The DigiBees are a Dallas filmmaking duo with creative projects ranging from introspective shorts to light-hearted music videos. The husband-and-wife team is comprised of Danielle “Pockett” Brown and Jirard. They met in 2000 after playing in a band together. Jirard was the singer and songwriter, while Pockett played the drums. Since then, the DigiBees have walked various creative avenues.
This week on Frame of Mind, we feature an hour compilation of work from the DigiBees. The show includes ten shorts, all varied in technique and concept, from a James Bond-style music video, “Brandy Alexander”, performed by musician Geno Young to a contemporary dance performance, “Promise Me”, performed by Bruce Wood Dance member Matthew Roberts. While most of the compilation features music videos, there are also forceful narrative shorts, like “Things You Shouldn’t Know About Me” and “Nothing At All,” that deal with addiction and grief.
I spoke to the DigiBees about how music underpins all their creative endeavors and how they prioritize connection and shared interests in the projects they pursue. The couple also reflected on their two-decade career.
What do you consider when embarking on the making of a video?
Pockett Brown: Generally, we like to have some type of a connection to it. We like to enjoy what we’re working on. For me, that’s the first thing. We’ve been blessed so far to have a good connection to the people we work with. I feel like that helps us to create something.
Jirard: It’s really about how we connect with the concept or connect with whatever we’re doing.
How do you collaborate with your clients?
Pockett Brown: The tone has a lot to do with each project. For example, the “Brandy Alexander” video compared to Bruce Wood’s work — completely different tones. We’ve been blessed to have been allowed freedom to throw out ideas. Even if they come with a general idea, they always have allowed us the freedom to listen to the music, to see what we think will be great. Tone is heavily predicated by what the piece is surrounded by.
Jirard: We’re constantly interested in trying new ideas, doing new things. How can we supplement the music? Take what the music means and take it a step further. Or actually, strengthen what that means by marrying a visual to it. So that’s always been our approach.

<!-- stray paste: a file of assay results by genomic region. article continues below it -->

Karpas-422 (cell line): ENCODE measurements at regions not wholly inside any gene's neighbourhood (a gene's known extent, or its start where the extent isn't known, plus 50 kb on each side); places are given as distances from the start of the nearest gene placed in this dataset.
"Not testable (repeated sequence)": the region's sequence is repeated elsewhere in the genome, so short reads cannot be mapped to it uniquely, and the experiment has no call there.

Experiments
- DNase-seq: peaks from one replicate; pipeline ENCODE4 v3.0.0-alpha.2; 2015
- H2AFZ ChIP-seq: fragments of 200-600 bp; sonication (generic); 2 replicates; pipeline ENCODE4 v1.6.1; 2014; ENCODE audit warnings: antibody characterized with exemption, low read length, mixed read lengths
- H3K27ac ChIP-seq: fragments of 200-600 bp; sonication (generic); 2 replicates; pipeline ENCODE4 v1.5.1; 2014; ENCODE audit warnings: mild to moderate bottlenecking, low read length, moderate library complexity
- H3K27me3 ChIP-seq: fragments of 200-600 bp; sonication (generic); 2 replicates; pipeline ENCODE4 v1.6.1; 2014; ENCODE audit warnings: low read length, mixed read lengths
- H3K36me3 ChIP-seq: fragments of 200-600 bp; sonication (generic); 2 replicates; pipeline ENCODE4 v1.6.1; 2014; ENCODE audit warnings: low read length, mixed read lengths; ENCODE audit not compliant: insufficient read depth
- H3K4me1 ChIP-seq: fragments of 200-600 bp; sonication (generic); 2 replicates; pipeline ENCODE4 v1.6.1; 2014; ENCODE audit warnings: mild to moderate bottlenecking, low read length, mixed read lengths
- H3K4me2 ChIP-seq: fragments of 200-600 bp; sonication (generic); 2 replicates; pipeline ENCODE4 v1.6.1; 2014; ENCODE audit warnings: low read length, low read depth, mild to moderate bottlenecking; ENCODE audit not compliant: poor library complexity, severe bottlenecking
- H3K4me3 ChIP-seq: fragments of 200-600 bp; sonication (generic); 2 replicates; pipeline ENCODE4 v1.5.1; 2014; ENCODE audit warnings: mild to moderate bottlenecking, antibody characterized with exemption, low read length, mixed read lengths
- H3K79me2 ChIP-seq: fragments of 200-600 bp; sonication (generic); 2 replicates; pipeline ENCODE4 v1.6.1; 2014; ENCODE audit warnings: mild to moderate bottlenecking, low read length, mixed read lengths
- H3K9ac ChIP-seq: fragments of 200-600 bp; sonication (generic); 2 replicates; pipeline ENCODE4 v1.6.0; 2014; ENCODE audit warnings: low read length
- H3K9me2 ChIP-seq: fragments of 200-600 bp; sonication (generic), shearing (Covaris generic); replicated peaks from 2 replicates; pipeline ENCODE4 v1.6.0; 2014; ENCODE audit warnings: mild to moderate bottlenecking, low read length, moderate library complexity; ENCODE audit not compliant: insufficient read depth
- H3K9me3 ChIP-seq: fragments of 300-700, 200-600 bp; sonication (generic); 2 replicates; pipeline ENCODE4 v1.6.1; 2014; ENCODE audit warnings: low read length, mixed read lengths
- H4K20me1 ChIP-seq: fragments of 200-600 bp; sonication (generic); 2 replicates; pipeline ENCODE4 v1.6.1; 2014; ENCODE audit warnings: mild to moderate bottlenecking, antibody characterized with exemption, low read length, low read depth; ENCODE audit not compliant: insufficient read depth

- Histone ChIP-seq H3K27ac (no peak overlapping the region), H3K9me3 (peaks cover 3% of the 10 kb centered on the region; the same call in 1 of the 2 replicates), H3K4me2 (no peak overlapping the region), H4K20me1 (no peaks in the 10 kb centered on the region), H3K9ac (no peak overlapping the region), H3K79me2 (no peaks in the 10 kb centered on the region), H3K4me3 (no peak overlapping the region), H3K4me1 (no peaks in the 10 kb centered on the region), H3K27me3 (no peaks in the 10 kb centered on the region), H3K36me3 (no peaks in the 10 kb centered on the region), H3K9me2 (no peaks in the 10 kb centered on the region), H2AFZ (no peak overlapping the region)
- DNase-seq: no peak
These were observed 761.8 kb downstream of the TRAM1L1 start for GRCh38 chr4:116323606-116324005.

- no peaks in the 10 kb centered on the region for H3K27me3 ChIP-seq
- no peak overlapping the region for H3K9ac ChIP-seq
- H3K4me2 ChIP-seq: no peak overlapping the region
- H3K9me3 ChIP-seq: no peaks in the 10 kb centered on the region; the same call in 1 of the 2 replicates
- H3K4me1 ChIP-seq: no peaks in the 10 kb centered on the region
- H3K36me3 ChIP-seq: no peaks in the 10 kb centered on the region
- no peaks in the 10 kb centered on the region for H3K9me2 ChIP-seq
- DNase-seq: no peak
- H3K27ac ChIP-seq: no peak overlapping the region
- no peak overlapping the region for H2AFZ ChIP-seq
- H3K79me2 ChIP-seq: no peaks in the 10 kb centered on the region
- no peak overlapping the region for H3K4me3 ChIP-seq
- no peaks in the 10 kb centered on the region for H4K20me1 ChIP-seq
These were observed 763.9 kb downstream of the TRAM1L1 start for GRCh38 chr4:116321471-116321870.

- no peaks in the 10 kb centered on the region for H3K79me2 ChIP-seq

How do you think your music background has transformed your work over the years?
Pockett Brown: Over the years, I’ve matured as a musician. While I retired from gigging in 2019, over those years I can literally listen back [and see that] I was excited about a new lick that I learned, so I was doing it way too much. But as I matured, it’s like okay, less is more. I think as well, in editing for me, because that’s my primary status in our duo, maybe early on, I was so excited about cutting to the beat all the time. Over the years, I can see I slowed down a little bit, because less is more. That maturity, just as a musician, learning when to do things and when not to do things… kind of transcended into editing and how we approach video work.
Jirard: I think earlier on, in order to say what you want to say, it feels like you have to say a lot. Sometimes you realize a statement is stronger by simplifying it. We’ve both gone through that type of transition. When I realized my love for music, everything started pushing towards that. That’s how I met Pockett, through a band and that’s what everything in my life was gonna be at that point. As of late, everything’s been pushing more towards film. But I can definitely say music is at that core of us. It’s inescapable. It’s always rooted in everything we do.
Pockett Brown: I was doing a quick edit yesterday and I noticed it was musical. Even the choices of the edits and where I decided to do a transition. It’s not even something that we think about. Even if the project is not per se a musical thing, our approach, because we are musicians first, it has a musical instinct to it.
What are some of the most rewarding videos that y’all have made in this compilation?
Pockett Brown: We pride ourselves on not releasing anything that we’re not completely proud of. Ten years ago, it may have been one piece. But now, it may be another piece. But the most rewarding piece? I think that’s gonna change.
Jirard: One of my favorite quotes from my father is, “My newest or what I’m working on.” So technically, right now, what we’re working on, or the last thing. “Promise Me” which is what we ended the piece with. They’re all rewarding in some type of way. One of the most rewarding aspects of it all is having such a varied body of work and being able to explore something new in each one.
When you look at all the things you’ve created over the years, what do you think about how far you’ve come?
Pockett Brown: I feel like we’re blessed. We never had to really work hard to find artists that would want to collaborate with us. We’ve been blessed to be proud of everything that we’ve put out. I can definitely see growth. It’s a blessing to have been able to march to the beat of our own drum and still be excited.
Jirard: It’s very grounding to be able to see where we’ve been and where we’re going. As collaborative artists, we appreciate [other artists] and the work they do. From the choreographers to the musicians, it’s really truly a blessing for sure.
What values do you try to translate in your work?
Pockett Brown: My mother would say this growing up, “If you’re going to do something, always put your best foot forward.” That is definitely a value in my life. Whether it’s editing or music supervision, my aim is to put my best foot forward.
Jirard: I have, over the past few years, been very legacy-minded. We both have. What do I want my name attached to? Working on a documentary, working on some short films right now that really lend itself towards that.
Interview questions and answers have been edited for brevity and clarity.